Abstract: In this piece, we examine the question of “What is Bitcoin for?” We conclude that neither low-cost payments, censorship resistance, nor digital payments are particularly compelling on their own. However, combining censorship-resistant money with the ability to use money electronically results in an interesting set of characteristics.
There has been a significant amount of debate and discussion in the Bitcoin ecosystem about what Bitcoin is for. Should Bitcoin be a form of digital gold with a robust rule set and resilient network as the priorities or should Bitcoin primarily be considered a payment system focused on low transaction fees?
Of course most people would like Bitcoin to excel in both of these areas and in the long term, Bitcoin may be able to do so. However, the blocksize debate opened a schism in the community about which should be the priority in the short to medium run.
There are three key characteristics of money and payment systems:
- low transaction fees and fast transactions,
- censorship resistance, and
- the ability to transact electronically.
One could make various choices when deciding which type of money to use and the set of characteristics that each choice provides. We look at where Bitcoin should position itself, such that it may be able to provide a unique option.
Low transaction fees and usability have clearly been a key selling point of Bitcoin. Bitcoin has had lower transaction fees than many online international-banking transfer systems and Western Union, for example. A simple user experience is key to adoption, and there is a fear that if user adoption is too slow, Bitcoin may lose out to alternative payments solutions, either traditional centralised systems or alternative distributed proof-of-work-based tokens such as Ethereum.
Although Bitcoin is cheaper and perhaps easier to use than some centralised alternatives, in many cases, centralised alternatives are faster and cheaper than Bitcoin. For example, in many Western European countries, retail domestic interbank transfers are both free and instant. In China, Alibaba (BABA US) and Tencent (700 HK) are offering fast, simple, and cheap payment solutions. Tencent is said to be able to handle 200,000 transactions per second, far exceeding what Bitcoin can achieve.
Some may see these offerings as a risk for Bitcoin while others see this as a battle Bitcoin was always going to lose anyway. Yet fast and free payments are not currently available to everyone in the world so Bitcoin can still fill a useful niche. However, is it really sustainable to build Bitcoin based on the assumption that traditional payment-solution providers won’t ever provide instant and free payments?
A shop window displays various electronic payment options, including Alipay, WeChat Pay, and Apple Pay. (Source: BitMEX Research)
Other members of the Bitcoin community prioritise other features ahead of low fees. This is often characterized as “censorship resistance”, but may actually refer to a range of related properties. The main aspects of these features are:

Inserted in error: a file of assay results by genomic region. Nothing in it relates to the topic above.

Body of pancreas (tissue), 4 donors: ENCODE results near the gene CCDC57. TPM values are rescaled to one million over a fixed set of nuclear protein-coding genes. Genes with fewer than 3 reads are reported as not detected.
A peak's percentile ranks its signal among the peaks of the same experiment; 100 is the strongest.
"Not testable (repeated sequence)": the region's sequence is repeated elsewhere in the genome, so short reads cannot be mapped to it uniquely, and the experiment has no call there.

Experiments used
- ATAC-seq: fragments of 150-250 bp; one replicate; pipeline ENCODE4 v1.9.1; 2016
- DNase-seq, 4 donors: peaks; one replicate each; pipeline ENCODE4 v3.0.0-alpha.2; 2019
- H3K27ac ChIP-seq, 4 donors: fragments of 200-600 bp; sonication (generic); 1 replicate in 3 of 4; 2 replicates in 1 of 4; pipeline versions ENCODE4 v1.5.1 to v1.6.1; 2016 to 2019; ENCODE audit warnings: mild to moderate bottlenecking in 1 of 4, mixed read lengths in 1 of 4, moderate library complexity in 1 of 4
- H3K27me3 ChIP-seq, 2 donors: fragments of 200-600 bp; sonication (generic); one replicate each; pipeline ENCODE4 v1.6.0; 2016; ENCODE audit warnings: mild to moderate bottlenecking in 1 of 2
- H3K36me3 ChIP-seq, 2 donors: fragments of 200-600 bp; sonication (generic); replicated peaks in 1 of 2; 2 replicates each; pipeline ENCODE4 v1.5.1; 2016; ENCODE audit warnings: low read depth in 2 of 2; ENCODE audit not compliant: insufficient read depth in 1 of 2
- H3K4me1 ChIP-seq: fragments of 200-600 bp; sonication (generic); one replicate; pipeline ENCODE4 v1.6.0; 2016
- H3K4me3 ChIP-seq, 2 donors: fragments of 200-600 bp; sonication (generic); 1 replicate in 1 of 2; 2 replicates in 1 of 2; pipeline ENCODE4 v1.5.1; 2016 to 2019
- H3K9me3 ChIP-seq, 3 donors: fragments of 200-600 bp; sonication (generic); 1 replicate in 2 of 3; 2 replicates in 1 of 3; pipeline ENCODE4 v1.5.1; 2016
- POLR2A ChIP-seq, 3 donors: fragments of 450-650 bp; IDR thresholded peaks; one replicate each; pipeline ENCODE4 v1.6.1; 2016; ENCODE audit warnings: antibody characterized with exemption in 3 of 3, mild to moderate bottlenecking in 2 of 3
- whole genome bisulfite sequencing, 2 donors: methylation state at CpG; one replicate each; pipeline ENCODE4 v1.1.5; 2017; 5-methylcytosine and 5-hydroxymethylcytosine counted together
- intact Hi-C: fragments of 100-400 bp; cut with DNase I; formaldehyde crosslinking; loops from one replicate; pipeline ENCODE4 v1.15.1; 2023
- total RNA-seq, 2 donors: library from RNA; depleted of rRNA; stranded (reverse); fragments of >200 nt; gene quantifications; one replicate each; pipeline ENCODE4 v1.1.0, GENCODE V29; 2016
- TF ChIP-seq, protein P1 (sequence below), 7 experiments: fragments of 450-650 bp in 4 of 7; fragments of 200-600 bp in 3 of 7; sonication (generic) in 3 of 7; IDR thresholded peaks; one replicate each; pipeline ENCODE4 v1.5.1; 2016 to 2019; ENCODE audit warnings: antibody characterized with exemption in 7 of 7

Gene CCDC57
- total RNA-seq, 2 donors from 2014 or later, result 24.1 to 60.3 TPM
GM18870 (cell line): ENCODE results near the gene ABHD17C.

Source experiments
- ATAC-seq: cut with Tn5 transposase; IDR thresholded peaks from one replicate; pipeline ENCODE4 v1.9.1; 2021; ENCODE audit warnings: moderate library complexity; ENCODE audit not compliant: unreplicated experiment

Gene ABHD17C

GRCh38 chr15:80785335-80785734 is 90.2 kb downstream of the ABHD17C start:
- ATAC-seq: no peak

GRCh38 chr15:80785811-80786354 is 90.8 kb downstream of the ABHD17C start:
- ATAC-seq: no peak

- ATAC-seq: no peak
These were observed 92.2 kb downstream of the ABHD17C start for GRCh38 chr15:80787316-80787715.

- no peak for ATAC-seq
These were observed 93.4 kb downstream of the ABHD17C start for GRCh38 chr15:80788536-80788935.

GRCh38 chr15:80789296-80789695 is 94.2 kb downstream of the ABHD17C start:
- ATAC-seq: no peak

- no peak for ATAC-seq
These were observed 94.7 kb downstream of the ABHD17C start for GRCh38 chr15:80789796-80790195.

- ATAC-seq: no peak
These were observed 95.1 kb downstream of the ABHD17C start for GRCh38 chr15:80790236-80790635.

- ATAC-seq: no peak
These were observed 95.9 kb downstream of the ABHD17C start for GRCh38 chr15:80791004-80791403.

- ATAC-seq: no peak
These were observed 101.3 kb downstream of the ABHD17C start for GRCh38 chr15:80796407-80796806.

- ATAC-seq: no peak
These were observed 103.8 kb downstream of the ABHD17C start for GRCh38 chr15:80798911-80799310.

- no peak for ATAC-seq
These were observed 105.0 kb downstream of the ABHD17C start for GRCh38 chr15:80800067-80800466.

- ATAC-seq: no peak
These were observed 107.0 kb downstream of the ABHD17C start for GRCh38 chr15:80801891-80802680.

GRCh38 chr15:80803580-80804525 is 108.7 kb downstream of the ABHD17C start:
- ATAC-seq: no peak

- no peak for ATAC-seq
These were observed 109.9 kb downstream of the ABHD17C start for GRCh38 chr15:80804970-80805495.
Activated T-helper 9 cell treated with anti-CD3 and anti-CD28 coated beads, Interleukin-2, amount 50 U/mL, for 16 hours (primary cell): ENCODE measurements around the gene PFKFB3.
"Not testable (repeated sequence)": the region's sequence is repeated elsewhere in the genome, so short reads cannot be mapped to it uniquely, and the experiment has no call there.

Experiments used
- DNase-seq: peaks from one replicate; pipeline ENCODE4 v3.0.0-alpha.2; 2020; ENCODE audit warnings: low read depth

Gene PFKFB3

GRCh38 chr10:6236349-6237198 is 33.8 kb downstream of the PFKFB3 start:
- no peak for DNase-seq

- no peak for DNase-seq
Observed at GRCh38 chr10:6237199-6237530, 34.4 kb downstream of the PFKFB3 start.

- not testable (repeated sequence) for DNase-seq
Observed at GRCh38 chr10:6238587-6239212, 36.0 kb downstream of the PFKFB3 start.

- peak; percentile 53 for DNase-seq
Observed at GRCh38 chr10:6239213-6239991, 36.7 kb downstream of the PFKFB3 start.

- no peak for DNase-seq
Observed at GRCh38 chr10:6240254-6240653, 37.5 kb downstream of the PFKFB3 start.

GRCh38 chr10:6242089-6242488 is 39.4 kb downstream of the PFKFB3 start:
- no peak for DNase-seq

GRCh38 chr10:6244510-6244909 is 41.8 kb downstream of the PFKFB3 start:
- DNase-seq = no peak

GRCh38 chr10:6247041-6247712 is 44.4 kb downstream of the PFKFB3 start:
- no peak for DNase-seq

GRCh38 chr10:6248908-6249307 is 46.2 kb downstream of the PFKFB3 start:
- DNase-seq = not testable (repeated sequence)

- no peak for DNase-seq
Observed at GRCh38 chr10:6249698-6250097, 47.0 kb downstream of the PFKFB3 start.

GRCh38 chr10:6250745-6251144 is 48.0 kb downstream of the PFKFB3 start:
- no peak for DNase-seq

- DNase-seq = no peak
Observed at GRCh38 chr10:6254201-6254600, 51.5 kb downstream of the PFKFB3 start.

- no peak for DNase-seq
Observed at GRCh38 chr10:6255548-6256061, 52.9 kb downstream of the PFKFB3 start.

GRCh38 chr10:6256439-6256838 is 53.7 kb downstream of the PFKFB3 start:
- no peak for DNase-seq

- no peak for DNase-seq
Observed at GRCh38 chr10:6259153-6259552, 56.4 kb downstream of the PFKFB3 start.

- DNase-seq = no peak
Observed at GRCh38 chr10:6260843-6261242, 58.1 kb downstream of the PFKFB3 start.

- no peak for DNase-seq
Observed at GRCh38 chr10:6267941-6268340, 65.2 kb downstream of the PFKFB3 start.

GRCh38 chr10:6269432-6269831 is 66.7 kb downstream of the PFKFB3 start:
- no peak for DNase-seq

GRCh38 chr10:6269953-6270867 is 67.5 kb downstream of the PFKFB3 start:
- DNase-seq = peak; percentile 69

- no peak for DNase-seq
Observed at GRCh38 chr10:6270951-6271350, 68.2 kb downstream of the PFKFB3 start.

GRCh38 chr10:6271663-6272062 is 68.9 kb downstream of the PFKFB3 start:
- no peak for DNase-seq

- the ability to use the system without seeking permission,
- the inability of the government or other authorities to block payments,
- the inability of the authorities to reverse payments, and
- resistance against the entire system being shut down.
However, just like the use case of low transaction fees described above, these characteristics are also not unique. Physical cash (notes and coins) also have these features, again making Bitcoin seemingly useless. Physical cash not only has these features, it has them to a far greater extent than Bitcoin. Cash also has additional features that Bitcoin cannot offer, such as the ability to transact when communication networks are unavailable or without a device such as a smartphone.
It should be mentioned that Bitcoin may have one interesting feature here that physical cash does not have: the censorship resistance of the rules of the monetary system as a whole. Bitcoin end users may have the ability to enforce all the rules of the system, which cannot be said for physical cash. This ensures some interesting properties, such as the supply cap of 21 million or preventing other inflationary policies — not available as options for physical cash. In this respect, Bitcoin can be said to be most like “digital gold”, in regards to its monetary characteristics.
The use cases of censorship-resistant money
These censorship-resistant features are sometimes associated with illegal activity, the so-called black market or grey market. Although there are of course many legitimate use cases for censorship resistance — for example, a lack of trust in your partner in the transaction or the high costs associated with enforcing payments in multiple jurisdictions.
Black-market uses could include things like tax evasion, money laundering, illegal drug dealing, sexual services, the sale of illegal weapons, bribery, and organized crime. Grey-market uses may be legal goods and services sold in an unauthorized way. Grey-market transactions could include:
- remittance to or from a country imposing some form of capital controls;
- an individual subject to political oppression that restricts the use of their funds;
- purchasing products or services from a lower price or alternative region without the consent of the regulator, manufacturer, or service provider, such as pharmaceuticals, consumer electronics, or media-subscription services;